Whatever else you can say about 2021, it’s probably been a slightly better year than 2020. While things have definitely not yet gotten back to normal (and it might be some time before that happens), the world has been slowly approaching a sense of normalcy, and we’re no longer reeling from a sudden, unexpected change of circumstances in the way we were last year.
2021 has also been a slightly better year for the gaming industry, with many companies able to avoid the kind of delays 2020 brought to their work. While the rest of November and December could bring us some surprises, we feel pretty confident in stating what our favourite games of the year have been up until this point. We’ll be using lists created by platforms like Gamerbolt.com for reference as we count down, in no particular order, the 9 best games of 2021 so far.
Returnal knows you’re going to fail. Like the best roguelites, it incorporates your failure into its core gameplay loop, generating random configurations of rooms as the alien planet you’re stuck on shifts and changes around you. So far, so humdrum, but Returnal’s huge production values, operatic (if obscure) narrative, and incredible combat help to elevate it above the usual roguelite fare. Make no mistake, though; unlike many roguelites designed to be played infinitely, Returnal has an ending, and you’ll need to keep your wits about you if you want to reach it.
Ghosts ‘n Goblins Resurrection (PC, PlayStation, Xbox, Nintendo Switch)
Konami, take note: this is how you revive an old-school tough-as-nails platformer. Yes, unlike the terribly mediocre Castlevania: Lords of Shadow, Resurrection understands what made its parent franchise famous, namely brutally difficult 2D platforming and a colourfully comedic sense of cruel humour. This time around, though, you can fine-tune the difficulty so that things aren’t quite so insurmountable, making Ghosts ‘n Goblins Resurrection a perfect compromise between old-school challenge and modern sensibilities.
Cyber Shadow (PC, PlayStation, Xbox, Nintendo Switch)
Yacht Club may not have developed Cyber Shadow, but much like the publisher’s own Shovel Knight, this is a game that understands what made retro gaming so special. This time around, the target to emulate is Ninja Gaiden, but Cyber Shadow manages to surpass its sensei thanks to superior level design, better controls, and a more engaging story. Sure, there are some unfair moments, but if you love pixel-perfect 2D platforming, you’ll adore this game.
The Forgotten City (PC, PlayStation, Xbox, Nintendo Switch)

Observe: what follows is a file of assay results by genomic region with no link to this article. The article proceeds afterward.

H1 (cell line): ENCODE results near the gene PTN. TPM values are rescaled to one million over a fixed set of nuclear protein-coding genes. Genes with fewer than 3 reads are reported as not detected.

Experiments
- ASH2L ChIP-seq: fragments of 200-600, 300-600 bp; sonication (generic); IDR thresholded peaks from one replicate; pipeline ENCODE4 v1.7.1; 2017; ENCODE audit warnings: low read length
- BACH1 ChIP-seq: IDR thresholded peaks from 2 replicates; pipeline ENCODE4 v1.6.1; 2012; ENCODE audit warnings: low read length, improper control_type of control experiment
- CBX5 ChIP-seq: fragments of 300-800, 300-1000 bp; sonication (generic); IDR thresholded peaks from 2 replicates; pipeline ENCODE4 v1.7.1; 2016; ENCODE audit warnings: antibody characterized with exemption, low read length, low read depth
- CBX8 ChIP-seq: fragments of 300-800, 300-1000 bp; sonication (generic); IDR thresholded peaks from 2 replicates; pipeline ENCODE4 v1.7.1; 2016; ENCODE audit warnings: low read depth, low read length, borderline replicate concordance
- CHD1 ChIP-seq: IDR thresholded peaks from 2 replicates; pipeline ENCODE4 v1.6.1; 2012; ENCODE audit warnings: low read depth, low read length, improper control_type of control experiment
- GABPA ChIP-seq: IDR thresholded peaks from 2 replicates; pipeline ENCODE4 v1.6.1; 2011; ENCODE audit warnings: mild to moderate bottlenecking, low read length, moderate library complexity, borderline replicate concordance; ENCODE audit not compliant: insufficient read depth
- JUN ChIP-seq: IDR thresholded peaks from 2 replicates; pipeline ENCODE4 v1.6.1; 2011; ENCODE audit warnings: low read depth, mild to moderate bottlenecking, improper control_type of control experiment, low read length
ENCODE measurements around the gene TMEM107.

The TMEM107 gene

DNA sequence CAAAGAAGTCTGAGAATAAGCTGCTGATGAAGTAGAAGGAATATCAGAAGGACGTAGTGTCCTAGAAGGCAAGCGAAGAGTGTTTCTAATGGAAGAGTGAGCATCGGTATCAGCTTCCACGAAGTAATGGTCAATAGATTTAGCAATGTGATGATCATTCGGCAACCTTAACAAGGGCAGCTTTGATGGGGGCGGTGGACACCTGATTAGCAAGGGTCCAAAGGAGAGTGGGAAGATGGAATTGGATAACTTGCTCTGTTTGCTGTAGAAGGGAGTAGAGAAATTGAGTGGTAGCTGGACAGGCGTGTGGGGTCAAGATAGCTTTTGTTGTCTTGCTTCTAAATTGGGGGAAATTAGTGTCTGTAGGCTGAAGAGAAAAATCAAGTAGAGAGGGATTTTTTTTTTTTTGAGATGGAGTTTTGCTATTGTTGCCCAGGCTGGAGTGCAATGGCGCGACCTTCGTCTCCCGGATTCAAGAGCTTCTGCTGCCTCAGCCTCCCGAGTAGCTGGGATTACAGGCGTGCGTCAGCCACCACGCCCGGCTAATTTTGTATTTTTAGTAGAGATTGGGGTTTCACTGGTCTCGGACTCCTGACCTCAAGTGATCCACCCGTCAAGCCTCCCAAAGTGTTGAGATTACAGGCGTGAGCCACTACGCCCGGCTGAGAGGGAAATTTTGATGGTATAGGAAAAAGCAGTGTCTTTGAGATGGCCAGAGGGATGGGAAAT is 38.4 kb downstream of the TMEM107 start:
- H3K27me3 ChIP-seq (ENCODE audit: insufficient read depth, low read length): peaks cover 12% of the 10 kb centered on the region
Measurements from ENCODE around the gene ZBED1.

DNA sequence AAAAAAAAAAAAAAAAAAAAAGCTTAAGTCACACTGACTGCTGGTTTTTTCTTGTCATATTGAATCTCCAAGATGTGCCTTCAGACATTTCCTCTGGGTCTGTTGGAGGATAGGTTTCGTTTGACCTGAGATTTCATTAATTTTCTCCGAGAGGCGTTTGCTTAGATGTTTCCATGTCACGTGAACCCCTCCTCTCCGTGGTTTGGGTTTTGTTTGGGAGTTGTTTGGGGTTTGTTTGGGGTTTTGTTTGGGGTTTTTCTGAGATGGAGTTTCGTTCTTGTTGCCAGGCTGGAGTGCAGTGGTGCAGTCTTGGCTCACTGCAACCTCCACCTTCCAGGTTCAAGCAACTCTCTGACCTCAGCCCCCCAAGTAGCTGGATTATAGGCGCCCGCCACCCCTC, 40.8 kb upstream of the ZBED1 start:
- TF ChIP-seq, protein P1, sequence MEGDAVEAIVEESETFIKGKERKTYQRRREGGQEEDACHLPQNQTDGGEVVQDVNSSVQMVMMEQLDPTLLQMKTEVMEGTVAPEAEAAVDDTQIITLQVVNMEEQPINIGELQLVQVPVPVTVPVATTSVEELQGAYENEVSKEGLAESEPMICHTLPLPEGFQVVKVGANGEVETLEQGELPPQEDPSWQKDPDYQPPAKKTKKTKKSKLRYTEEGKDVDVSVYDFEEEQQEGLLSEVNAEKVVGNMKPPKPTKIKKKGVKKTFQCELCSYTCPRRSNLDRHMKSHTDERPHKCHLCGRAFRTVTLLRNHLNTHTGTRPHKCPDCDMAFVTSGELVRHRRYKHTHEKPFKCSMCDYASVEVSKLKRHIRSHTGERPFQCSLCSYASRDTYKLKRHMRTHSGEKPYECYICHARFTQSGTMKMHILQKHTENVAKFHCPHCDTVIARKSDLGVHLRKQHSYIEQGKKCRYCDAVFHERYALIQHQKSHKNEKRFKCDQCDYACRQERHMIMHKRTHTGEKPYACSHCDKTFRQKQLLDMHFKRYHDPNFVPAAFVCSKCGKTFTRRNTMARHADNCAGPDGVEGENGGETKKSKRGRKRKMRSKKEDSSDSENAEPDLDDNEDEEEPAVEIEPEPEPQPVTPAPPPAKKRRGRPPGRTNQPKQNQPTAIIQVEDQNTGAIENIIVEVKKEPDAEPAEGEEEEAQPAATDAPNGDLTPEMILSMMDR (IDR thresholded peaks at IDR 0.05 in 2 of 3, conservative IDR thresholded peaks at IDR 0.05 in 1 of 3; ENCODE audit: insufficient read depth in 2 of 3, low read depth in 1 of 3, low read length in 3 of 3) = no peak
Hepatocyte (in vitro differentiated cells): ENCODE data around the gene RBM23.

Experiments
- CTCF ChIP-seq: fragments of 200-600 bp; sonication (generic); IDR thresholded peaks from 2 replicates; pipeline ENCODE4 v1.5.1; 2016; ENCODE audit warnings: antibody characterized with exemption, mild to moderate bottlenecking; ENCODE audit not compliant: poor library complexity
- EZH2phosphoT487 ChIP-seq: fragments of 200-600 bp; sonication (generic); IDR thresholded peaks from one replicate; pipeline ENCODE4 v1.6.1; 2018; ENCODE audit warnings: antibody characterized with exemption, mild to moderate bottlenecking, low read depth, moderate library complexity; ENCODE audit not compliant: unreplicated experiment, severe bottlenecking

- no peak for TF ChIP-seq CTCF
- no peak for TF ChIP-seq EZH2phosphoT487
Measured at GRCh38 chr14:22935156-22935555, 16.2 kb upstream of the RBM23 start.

The Forgotten City is testament to the skill and power of the modding community. What was once a Skyrim mod is here given fresh life as a standalone title, complete with a setting change (we’re now in Ancient Rome) and an overhaul to the story and characters. The basic idea remains the same, however: you are stuck in a city in which when one person sins, everyone dies. What follows is a clever, heartfelt story in which you’ll need to use all of the tools at your disposal to uncover the truth.
Inscryption works in a similar vein to games like Undertale or Doki Doki Literature Club, in that it’s very much not what it initially appears to be. We won’t spoil any further, but suffice it to say that if you just want a standard roguelite deckbuilder, you won’t find it in Inscryption. This is as much a psychological horror escape room as it is a card battler, and while the card-battling aspect of the game is certainly solid, it’s not what we’re all here to see. Unsettling, well-balanced, and creatively satisfying, Inscryption is a real sleeper hit.
Hitman 3 (PC, PlayStation, Xbox)
Concluding what developer IO Interactive is calling the “World of Assassination Trilogy”, Hitman 3 offers yet more creative sandbox levels and hilarious ways to dispatch your targets. This time around, Agent 47 can solve a murder mystery in an Agatha Christie-style English manor, evade some goons at a Berlin club, and discover the disturbing truth lying underneath the neon-lit streets of a Chinese city. As ever, Hitman 3 is at its best when you’re taking things in your stride, observing targets and waiting for the perfect moment to strike.
Metroid Dread (Nintendo Switch)
Developer MercurySteam proves itself to be a more than satisfactory custodian for the Metroid series with this, Samus’ twelfth major outing. Dread is far more linear than many of its predecessors, but that enables MercurySteam to craft an atmospheric, tense journey through ill-lit sci-fi corridors and creepy alien biomes. Throughout the whole game, the E.M.M.I robots are an ever-present threat, with Samus forced to evade them in nail-biting stealth sections should she be unfortunate enough to enter their domain.
Like Arkane’s other games, Deathloop is a smart, tightly-coiled puzzle box just waiting for an enterprising player to come along and spring its many traps and surprises. Your goal is simple: kill eight people in order to escape the time loop you’re trapped in. Things get more complicated when you realise you’ve got to do it in a single day, meaning you’ve got to make sure all of them are in the right place at the right time. There’s only one way to do that, but it’s immensely satisfying to figure out what it is.
Resident Evil Village (PC, PlayStation, Xbox)
After the minimalist experiment that was Resident Evil 7: Biohazard, Village injects some of the maximalist energy of the series’ later instalments into the formula. You are still Ethan Winters, whose bodily misfortunes beggar belief throughout this game, but you’ve got a little more pep in your arsenal now, and there’s more to explore. Village is often scary, frequently silly, and occasionally very disappointing, but it’s an experimental entry in the series that hopefully indicates where the next game will go.